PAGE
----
Rape is about power, not sex

Yesterday I heard about the results of a survey on rape and blame. I set my alarm to wake me up with the radio every morning and heard about it on the news but, being half asleep at the time, thought I’d better check the story online in case I’d misheard. Apparently not.

“The majority of women surveyed believed that some rape victims should take responsibility for what happened to them.”

The idea that victims (usually women) are to blame in rape cases is not only offensive to women; it is also offensive to men too. It implies that men can’t help themselves and are all just aggressive Neanderthals who can and will attack others because it’s part of their nature. Individual circumstances should obviously be very carefully considered every time an accusation goes to court, and sometimes the victim may be considered to have put themselves at increased risk of attack, but the idea that victims “should take responsibility for what happened to them” equates in a lot of people’s minds to “the victim is to blame”. How is this going to help juries remain impartial? How is this going to help friends and relatives of victims to provide support when it’s most needed?

In my opinion, part of the problem is that most people think that rape is about sex, when it’s actually far more about power, and quite often, violence. When searching for other people who have written about this online, I came across and old blog post from Abstract Nonsense who shares my view that rape is a violent crime that is as enjoyable as being beaten up. Quite simply, rape is about power. In the case of an attack by someone you know (date rape), it is often a case that the woman has the power over whether or not the couple have sex, and so a rejected man may want to take that power back. Frustrating though it must be for them, thankfully most men in that situation don’t continue when told no. In the case of an attack by a stranger, it’s about exerting power over another person in the same way that any assault is. It’s not just young attractive girls in short skirts who get raped so I’m unsure as to why this idea of ‘asking for it’ has hung around. Sadly, stories like this don’t help stop the ‘women enjoy it’ myth either.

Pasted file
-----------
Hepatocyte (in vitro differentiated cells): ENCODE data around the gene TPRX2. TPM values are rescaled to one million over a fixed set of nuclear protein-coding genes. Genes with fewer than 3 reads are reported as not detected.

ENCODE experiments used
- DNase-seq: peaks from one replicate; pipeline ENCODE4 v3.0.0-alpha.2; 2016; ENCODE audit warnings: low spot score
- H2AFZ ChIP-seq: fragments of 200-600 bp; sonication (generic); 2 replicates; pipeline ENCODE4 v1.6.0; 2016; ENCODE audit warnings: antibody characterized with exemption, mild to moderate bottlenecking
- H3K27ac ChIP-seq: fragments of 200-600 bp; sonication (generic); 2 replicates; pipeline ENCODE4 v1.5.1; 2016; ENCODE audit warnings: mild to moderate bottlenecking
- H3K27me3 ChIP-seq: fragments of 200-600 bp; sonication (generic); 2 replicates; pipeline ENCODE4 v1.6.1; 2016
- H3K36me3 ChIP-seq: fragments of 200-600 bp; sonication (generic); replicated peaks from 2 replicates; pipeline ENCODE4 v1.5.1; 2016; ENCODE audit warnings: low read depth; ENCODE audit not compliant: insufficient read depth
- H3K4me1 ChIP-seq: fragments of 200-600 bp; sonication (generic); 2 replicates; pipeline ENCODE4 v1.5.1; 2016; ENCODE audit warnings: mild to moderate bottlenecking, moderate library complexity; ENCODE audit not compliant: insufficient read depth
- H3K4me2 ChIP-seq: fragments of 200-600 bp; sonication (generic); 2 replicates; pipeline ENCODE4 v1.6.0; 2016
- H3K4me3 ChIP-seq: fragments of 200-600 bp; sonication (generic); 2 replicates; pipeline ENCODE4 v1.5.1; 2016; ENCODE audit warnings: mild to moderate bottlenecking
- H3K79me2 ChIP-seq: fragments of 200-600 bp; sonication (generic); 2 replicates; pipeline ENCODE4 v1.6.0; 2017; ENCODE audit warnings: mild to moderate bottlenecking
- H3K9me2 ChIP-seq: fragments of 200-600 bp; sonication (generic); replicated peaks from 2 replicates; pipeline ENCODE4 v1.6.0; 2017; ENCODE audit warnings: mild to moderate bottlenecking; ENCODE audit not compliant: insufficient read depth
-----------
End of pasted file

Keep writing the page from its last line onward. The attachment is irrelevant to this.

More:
I had planned a much longer article on this for another website but am not sure I’ll have the time so, for now, why not check out this piece on Rape myths past and present from the New Statesman. It’s well worth reading.

Image via Nigsby‘s Flickr photostream.

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